A sensor of perspective

Published: 24.11.2022

Digital transformation is taking a firmer grip on modern-day manufacturing, with more companies exploring how these technologies can help them achieve cost and operational improvements.

Leading the charge is MetLase in Rotherham, an engineering business using ‘advanced sensor technology’ to deliver innovations that contribute to ‘greener’ travel.

If we could go back 20 years and ask an engineer about the importance of sensors, we may – if lucky – get a shrug of the shoulders.

Transport ourselves forward two decades and the power of collecting data effectively is transforming the way we make everything, whether that is electric cars and the latest smartphones, or body implants and components for use in aerospace engines.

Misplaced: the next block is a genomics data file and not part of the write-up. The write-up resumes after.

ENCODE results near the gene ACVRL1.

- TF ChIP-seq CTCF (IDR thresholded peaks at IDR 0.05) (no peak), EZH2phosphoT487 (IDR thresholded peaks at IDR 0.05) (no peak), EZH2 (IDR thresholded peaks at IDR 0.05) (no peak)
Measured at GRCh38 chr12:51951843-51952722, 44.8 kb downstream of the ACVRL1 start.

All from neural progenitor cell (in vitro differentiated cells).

The shift in adoption has been accelerated considerably and an increasing number of companies are exploring how digitalisation can transform their operations, yet there is still uncertainty around the correct choice of technology, the cost and, importantly for all manufacturers, the return on investment.

This is where firms need to take a step back and take a strategic view, turning to experts who have already developed solutions that could be integrated into or modified to suit their operations.

MetLase has been doing this since its inception in 2015 and now boasts a client base of tier 1s, primes and Original Equipment Manufacturers (OEMs) from the automotive, aerospace, Formula One, maritime and power generation worlds.